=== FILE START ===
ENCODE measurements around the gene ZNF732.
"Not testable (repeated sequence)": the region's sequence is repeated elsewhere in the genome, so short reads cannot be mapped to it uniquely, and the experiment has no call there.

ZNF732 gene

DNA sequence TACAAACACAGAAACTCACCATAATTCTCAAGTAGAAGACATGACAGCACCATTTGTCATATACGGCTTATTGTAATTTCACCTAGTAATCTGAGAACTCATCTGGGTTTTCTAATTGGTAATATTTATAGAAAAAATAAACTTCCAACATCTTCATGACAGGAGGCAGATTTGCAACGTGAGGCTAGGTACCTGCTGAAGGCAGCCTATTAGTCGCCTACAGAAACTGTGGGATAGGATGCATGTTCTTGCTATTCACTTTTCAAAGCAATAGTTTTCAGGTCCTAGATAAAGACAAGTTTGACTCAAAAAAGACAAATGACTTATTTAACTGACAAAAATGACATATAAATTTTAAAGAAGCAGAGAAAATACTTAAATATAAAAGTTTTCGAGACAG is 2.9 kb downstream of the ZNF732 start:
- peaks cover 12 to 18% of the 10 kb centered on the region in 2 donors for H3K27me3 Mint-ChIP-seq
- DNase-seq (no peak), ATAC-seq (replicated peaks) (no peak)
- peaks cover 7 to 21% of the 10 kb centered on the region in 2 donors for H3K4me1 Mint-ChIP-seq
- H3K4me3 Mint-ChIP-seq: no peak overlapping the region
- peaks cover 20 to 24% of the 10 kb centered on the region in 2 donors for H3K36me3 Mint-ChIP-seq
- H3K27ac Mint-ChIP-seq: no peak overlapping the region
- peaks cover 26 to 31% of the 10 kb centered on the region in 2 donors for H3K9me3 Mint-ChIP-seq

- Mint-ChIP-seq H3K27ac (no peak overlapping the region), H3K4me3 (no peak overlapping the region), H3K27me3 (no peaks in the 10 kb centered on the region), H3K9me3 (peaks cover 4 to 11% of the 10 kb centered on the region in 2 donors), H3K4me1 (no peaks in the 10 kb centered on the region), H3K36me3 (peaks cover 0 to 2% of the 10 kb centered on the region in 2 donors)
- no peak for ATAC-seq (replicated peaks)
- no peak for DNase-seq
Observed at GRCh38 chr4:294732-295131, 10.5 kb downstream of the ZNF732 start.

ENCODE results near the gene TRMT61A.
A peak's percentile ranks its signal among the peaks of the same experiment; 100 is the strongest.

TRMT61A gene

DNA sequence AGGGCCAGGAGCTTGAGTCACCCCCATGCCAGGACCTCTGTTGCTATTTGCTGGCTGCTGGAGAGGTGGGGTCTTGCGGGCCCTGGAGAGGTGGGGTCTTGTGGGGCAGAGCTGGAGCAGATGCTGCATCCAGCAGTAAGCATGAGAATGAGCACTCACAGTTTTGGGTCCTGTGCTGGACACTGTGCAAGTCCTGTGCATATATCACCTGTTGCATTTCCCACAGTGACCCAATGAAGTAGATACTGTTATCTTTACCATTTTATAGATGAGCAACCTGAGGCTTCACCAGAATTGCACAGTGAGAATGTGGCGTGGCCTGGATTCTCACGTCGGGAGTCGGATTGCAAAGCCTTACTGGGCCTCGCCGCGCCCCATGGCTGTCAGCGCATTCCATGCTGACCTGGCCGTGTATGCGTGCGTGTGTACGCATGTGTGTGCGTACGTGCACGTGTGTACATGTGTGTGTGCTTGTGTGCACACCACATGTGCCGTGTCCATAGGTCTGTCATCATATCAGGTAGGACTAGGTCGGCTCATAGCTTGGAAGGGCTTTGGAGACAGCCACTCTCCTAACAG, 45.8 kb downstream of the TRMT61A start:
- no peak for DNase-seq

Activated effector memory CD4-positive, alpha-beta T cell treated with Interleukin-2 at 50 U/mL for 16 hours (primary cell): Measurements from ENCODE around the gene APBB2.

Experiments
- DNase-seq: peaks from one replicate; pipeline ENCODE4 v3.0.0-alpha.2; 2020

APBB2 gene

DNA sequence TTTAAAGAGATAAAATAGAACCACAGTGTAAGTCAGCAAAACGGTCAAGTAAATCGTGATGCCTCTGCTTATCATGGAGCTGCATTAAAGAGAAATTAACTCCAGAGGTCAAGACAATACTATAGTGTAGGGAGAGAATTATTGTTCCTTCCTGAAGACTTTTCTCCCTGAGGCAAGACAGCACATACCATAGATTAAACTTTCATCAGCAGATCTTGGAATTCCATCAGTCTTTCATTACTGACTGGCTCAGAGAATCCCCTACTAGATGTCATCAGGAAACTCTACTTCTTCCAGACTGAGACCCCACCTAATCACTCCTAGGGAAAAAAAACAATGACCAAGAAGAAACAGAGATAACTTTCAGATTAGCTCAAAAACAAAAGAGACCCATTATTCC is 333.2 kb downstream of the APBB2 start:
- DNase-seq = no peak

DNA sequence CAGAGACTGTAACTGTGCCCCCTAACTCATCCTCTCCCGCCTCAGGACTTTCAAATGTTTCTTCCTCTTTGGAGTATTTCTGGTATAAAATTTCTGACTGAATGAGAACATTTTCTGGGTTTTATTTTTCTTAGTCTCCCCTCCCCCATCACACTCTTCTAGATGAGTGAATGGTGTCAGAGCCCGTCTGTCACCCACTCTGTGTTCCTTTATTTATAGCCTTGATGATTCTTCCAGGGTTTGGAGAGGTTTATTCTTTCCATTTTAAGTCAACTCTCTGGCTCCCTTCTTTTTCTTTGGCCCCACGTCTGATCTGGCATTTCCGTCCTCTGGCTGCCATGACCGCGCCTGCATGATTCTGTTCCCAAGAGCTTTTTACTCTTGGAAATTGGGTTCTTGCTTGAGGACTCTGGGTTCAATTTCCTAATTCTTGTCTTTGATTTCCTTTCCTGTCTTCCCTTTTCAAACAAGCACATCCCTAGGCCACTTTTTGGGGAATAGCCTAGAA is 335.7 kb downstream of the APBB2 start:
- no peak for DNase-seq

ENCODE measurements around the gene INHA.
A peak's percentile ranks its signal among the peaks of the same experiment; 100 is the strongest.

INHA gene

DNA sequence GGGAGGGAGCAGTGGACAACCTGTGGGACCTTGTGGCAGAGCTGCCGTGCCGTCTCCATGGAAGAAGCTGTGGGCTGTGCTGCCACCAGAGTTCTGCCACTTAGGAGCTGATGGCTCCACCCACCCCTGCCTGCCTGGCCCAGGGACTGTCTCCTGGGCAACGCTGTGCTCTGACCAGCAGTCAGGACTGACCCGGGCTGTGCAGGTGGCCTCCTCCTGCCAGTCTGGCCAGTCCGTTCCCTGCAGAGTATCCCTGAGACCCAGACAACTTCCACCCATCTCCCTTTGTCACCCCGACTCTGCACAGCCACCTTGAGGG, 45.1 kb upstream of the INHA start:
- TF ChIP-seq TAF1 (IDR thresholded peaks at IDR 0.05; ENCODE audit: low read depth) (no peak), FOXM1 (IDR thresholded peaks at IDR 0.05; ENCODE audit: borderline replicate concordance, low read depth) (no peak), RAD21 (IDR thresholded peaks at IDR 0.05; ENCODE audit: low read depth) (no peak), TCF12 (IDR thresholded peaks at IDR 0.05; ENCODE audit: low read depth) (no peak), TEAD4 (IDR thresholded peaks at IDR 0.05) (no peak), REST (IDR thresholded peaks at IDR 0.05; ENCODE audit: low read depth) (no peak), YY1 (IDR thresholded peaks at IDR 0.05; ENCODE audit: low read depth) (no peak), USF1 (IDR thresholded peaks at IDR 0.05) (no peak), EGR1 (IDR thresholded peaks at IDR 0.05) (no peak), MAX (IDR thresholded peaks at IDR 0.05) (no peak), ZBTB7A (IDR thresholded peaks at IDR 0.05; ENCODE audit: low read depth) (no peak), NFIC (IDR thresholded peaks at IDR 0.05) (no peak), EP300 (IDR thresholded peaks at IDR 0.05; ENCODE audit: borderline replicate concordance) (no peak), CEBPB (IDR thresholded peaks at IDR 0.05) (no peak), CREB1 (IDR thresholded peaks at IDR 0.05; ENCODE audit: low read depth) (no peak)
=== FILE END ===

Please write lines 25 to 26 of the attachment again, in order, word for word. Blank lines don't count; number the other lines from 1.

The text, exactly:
DNA sequence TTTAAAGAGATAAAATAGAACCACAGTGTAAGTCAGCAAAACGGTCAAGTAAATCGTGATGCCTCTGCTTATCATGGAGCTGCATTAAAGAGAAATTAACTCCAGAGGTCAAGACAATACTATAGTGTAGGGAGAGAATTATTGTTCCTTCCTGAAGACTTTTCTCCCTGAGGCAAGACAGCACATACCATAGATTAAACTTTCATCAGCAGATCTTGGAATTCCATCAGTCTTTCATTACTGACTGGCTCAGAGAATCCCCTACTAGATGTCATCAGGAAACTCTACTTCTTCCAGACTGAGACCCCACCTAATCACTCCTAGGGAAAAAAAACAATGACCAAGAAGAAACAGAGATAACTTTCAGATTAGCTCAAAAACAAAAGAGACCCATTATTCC is 333.2 kb downstream of the APBB2 start:
- DNase-seq = no peak